Former minister of Mineral Resources, Green Technology and Energy Security, Sadique Kebonang has revealed this week that members of the executive fear the intelligence organ of Directorate of Intelligence and Security Services (DISS).
The DIS, in terms of the Intelligence and Security Services Act, was established to investigate, gather, coordinate, evaluate, correlate, interpret, disseminate and store information, whether inside or outside Botswana, for the purposes of detecting and identifying any threat or potential threat to national security. They also advise the President and the Government of any threat or potential threat to national security.
DIS was instigated in 2008 upon ascension to the Presidency by President Lt Gen. Dr. Seretse Khama Ian Khama. The organ was started through the unlawful assistance of the Disaster Funds which were diverted despite strong resistance from some in the ruling Botswana Democratic Party (BDP) backbench as well as opposition legislators.
Since its establishment, the intelligence unit has been marred in controversy receiving bad publicity from the curious members of the fourth estate (media) and other notable watchdogs including parliamentary Public Accounts Committee (PAC). Kebonang revealed the Executive’s fear for the DIS when summoned before PAC this week to review the corruption and or money laundering allegations surrounding the 250 million pula National Petroleum Funds (NPF).
“The money was moved to DIS. Expenditure was spent but people have now been charged with money laundering. It’s unfortunate that we all know now where the money is. But there is this fear, there is this fear, there is this fear we have on the DIS which we all fear. Directorate on Crime and Economic Crime (DCEC) also fears DIS. Equally I do. And so there is any other Minister that I know,” Kebonang told PAC members and the fully packed public gallery.
The former Minister whom was dropped in cabinet reshuffle under the current President Mokgweetsi Masisi’s administration continued: “this is an institution you can’t say a ‘no’ to. Because what they do is sensitive as it is national security. And also you can’t second guess them. And I don’t think that we can sit here and accuse Isaac Kgosi (DIS Director) of money laundering.” “I don’t think we can accuse him of money laundering,” the former Minister who only served under Khama administration reiterated.
Kebonang also pointed out that when giving evidence before PAC that “equally, I can’t think we can accuse, borne by the fact that cabinet has directed the DIS that they must return the money. Why would you return the money or direct someone to return the money if the money has been laundered?” he asked rhetorically adding that “I am only just giving what my view on this.”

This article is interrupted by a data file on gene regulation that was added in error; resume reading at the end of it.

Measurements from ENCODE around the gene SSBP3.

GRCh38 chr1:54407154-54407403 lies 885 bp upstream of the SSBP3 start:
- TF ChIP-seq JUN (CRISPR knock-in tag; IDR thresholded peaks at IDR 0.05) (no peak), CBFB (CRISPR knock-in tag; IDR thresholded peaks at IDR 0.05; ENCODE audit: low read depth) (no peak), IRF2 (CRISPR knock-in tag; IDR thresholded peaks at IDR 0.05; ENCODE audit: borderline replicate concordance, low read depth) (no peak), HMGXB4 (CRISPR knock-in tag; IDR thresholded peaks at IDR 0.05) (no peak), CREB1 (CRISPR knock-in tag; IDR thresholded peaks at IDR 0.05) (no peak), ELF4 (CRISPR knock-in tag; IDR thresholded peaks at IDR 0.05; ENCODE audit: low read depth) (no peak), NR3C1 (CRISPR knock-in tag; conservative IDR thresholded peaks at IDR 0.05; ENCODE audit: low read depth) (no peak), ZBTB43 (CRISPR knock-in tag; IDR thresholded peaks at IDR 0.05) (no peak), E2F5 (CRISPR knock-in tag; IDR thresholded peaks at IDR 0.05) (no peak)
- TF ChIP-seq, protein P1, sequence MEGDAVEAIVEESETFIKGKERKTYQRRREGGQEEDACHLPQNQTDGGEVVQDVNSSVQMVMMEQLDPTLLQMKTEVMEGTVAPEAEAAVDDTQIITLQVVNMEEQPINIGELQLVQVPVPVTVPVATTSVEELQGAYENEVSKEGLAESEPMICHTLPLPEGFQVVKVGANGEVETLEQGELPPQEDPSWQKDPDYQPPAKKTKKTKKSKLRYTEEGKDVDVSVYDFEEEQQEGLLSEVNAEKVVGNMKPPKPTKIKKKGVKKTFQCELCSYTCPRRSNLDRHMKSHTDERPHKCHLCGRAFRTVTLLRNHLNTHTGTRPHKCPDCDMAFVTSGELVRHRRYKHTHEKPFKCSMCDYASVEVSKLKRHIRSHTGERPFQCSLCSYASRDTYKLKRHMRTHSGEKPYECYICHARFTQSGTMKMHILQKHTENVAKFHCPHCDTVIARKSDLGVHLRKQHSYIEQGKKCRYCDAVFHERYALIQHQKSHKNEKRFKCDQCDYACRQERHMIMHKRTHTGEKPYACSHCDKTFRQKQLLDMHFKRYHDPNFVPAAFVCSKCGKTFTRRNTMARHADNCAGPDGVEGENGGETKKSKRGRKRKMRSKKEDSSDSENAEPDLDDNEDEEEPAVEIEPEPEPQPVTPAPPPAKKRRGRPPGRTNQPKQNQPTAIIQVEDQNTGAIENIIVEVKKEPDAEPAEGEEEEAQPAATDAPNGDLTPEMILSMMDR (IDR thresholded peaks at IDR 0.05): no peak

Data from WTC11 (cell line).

Francistown West law maker Ignatious Moswaane then interjected Kebonang to ask that: “you spoke about the DIS; the fear of the organ by Ministers. Does that mean you suggest that the flouting of procedures and financial misappropriation could mean that it is happening due to this fear for the DIS?”
In response to the legislator, Kebonang explained that the “DIS is an intelligence organ. They are responsible for keeping us safe. They are responsible for assessing security. So when we dealt with it, it was on the basis that it is a government department asking for variation for the amount of funds that has already been allocated.
He added that in terms of “fears” (of DIS) whether those fears are real or imagined, it doesn’t take one very far too even to recall a recent newspaper article (Weekend Post) where even the members of this committee (PAC) stated that they fear the organ DIS and fear for their lives. According to the Lobatse legislator, the DIS never asked for the process but they only made a request and that request was approved by the accounting officer who should have known what processes to put in place.
Kebonang also want ex-president Khama summoned before PAC
Kebonang also told the PAC that they may subpoena the former President Khama to answer for his role and involvement in allocation of the NPF to DIS. He revealed to PAC that he informed Khama of the “unlawful” transaction. When the contentious Tati East Member of Parliament (MP) Moyo Guma asked the Accounting Officer at the time: “after you said that the country was at risk, as a security matter, and security measures are usually dealt with by the security people and the President. Did you inform the President (Lt. Gen. Dr. Seretse Khama Ian Khama at the time)? And was he aware of the security risks (that the DIS purported) or the funds involved?”
In answering Guma, Kebonang confirmed that Khama was also aware. “Yes he was aware. He was aware of the funds involved. In terms of the security risks it is Isaac Kgosi who is aware of them (who may have informed Khama of them). President Khama was aware of the allocation of the 250 million pula from the NPF to DIS. I mean he (Khama) was aware of the funds made available to DIS. I personally informed him,” the former Minister highlighted.
Guma then but in as a follow up: “do you think that we should ask these questions then to Khama (former president) whether he was aware of these security threats? There is no way you can talk security threats without informing the president.” In answering Guma, Kebonang stated that “Yes, I think he is the right person to ask, including Isaac Kgosi.” Kgosi was summoned and appeared before the committee on Thursday.